One thing we were able to do is create some different layouts. So, they’re all 10 by 14, but we were able to move the doors in different places. Some of the cells has multiple windows. We have – one of the cells, the windows are different heights so we can get an inflow and outflow, kind of simulate flow path there. Some of the windows are really close together. Some of them are farther apart. We tried to really, as much as we could, create variations for ventilation. It’s a great learning opportunity for students because even if they came back, if they were here one month and came back the next month, they’ll get completely different fires essentially with – depending on the layout, the furniture, where it was set, that kind of stuff.
ROD AMMON: That’s awesome. I – it’s so funny. When we started out, you made it sound like, oh yeah, we’ve been doing this for a long time, and then you start talking, and quite frankly, it seems to me you’re picking up a lot of momentum. You’ve got a lot of fresh information and content being put out there and structure. So now I’ve always got to push a little bit more. What’s the future like? What are you seeing?
LESTER RICH: It’s – I see this as really the demand increasing as far as wanting this course offered more often or the ability to put that together. That’s one of the things we’re talking about with Chief Hoover and the administration here is like, how do we really meet that need? Because it’s – I mean, if I – if we have the best-case scenario, I can put about 800 or so students a year through each of those courses.
The other part of that is the instructor cadre that we have here. So, we have a combination, like I said, of ATF. So, they’re here on campus all the time. We usually get a visiting a CFI, so ATF will bring one of their CFIs from the field in to contribute to the course, which is really good for the students. One, it lets them see an ATF agent, and then they develop that relationship as well. We also have expanded that now to include like the Maryland Fire Marshal’s Office. So, they’re bringing a canine in for the practical exercise.
So now our students have access to a dog. Some of them use the dog all the time. Some of them maybe never had a dog at their department. So that expands. So, really, it’s – I see the future as just an increase in the level of the instructor and that group or that partnership that we’re leveraging with UL and ATF and the fire research lab and even our contract instructors. I’ve got engineers on the contract instructor staff now, and we’re really trying to bolster that.
ROD AMMON: I remember talking to Superintendent Hoover, and she said, you’ve got to get out of here and talk to Lester, and I’m glad we did.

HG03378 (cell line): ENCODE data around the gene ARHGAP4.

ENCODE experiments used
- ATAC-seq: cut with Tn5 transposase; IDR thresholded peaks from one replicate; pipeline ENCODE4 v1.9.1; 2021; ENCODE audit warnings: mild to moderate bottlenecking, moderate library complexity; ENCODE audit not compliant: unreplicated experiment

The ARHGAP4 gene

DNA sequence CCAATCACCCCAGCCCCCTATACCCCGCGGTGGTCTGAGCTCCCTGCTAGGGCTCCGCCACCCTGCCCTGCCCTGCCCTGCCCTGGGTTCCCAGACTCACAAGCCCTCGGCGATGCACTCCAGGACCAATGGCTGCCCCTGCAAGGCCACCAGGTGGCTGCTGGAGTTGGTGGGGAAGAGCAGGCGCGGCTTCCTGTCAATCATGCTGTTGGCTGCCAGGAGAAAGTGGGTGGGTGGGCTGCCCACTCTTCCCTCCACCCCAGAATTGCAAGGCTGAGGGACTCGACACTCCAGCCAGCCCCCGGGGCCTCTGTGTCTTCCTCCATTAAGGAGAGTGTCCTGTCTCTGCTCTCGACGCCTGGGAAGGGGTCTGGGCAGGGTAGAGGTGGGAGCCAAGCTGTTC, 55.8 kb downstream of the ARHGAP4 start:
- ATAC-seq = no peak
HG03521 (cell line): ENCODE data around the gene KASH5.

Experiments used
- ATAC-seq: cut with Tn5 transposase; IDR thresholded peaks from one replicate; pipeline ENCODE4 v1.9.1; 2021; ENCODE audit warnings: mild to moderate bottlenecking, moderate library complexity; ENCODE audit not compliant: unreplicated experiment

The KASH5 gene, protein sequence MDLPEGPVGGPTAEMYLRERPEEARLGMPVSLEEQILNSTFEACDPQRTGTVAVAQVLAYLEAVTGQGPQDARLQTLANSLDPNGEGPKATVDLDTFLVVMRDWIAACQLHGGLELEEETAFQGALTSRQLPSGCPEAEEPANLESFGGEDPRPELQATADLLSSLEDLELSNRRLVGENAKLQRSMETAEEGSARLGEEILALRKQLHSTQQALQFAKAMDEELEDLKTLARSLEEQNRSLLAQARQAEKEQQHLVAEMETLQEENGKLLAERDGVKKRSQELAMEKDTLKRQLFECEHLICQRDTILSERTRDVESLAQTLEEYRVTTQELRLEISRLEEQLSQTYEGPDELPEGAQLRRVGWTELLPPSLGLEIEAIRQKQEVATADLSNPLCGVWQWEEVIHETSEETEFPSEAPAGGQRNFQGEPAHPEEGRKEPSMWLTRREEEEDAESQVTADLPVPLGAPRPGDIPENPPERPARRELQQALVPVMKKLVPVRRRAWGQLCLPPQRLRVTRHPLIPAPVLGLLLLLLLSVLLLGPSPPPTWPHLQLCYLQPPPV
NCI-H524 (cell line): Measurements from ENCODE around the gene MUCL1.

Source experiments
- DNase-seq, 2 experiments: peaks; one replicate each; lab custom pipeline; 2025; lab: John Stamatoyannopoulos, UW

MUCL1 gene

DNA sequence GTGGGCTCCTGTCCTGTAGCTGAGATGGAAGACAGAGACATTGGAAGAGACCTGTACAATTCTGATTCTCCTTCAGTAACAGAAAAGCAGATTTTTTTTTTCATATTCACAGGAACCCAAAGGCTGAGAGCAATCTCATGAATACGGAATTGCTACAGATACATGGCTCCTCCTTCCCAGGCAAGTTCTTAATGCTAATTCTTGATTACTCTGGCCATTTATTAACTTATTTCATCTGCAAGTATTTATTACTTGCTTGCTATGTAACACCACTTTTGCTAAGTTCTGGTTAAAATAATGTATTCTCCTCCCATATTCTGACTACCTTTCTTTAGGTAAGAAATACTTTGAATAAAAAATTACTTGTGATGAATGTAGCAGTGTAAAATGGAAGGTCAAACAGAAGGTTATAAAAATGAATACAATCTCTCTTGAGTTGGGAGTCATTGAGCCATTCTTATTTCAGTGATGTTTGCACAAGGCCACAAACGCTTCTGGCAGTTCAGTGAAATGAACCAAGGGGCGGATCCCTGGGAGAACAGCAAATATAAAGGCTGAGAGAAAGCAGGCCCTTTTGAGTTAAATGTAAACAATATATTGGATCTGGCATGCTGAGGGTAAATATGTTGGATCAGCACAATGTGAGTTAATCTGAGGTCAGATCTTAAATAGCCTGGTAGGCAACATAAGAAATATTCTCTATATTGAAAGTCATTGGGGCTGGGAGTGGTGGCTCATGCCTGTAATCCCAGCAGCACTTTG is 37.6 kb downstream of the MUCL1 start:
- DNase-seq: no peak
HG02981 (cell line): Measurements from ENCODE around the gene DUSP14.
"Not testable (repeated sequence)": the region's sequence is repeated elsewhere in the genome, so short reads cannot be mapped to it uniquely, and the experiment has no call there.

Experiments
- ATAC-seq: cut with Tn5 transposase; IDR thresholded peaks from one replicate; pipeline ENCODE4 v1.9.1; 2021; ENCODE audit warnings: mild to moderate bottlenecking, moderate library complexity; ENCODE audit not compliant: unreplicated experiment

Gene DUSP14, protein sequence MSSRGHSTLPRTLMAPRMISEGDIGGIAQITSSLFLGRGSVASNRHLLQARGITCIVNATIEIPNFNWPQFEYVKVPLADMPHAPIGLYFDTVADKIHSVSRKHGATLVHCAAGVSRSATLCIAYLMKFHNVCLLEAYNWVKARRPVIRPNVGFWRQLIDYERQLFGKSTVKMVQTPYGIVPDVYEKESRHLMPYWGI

LESTER RICH: I’m sure glad you guys came out. I do. I think it’s the – really that’s probably the biggest takeaway is the partnerships that are nurtured here. They’re started elsewhere, but then when they come here, we have instructors from IAAI, ATF. Like I said, we named them all, but just the fact that it’s a sort of incubator for ideas, and we get people from different – law enforcement, private sector, private research, government research, science and technology.
It’s just a really unique sort of academic environment where you can kind of leverage that, and people have good ideas, and they’ll be like, hey, what if we try this in the burn cell? We’ll be like, let’s try that. That’s really probably one of the most interesting aspects of it is just getting all that group of people together, and we often – we don’t always agree on everything, but at the end of the day, it’s a great – it produces a great product for the student.
ROD AMMON: Well, I didn’t finish the sentence before, but thank you.
LESTER RICH: You’re welcome. You’re welcome.
ROD AMMON: That was what I had started to say on behalf IAAI and CFITrainer and everybody else. We really appreciate it.
LESTER RICH: You’re welcome. You’re welcome. Thank you, guys, for coming out.
ROD AMMON: Once again, Lester, thanks for joining us today, and we hope everyone listening will take a few minutes to use the link on this podcast page to check out NFA’s current courses for fire investigators.
Before we wrap up today, I want to give a special shout out to Cathy Dipierro who researches and writes a ton of content for our podcasts and for CFITrainer.Net modules. Thanks for what you do, Kathy.
Thanks for joining us today on the podcast. We wish you all a safe holiday season. We’ll see you next time on CFITrainer.Net. For the IAAI and CFITrainer.Net. I’m Rod Ammon.
Learn more about this new technology and how it's being incorporated into new editions of safety standards by visiting smokealarms.UL.org
National Fire Academy
National Fire Academy Courses
Stone, Maddie. Experimental Radar is Being Used to Peer Beneath the Smoke of the California Fires. The Washington Post. 4 Nov 2019. Reprinted by Science Alert.
Jones, Brad. Stanford Scientists Invent Fire Prevention Gel. The Epoch Times. 6 Nov 2019.
Jordan, Rob. New Treatment Helps Prevent Wildfires. Stanford Woods Institute for the Environment. 30 Sep 2019.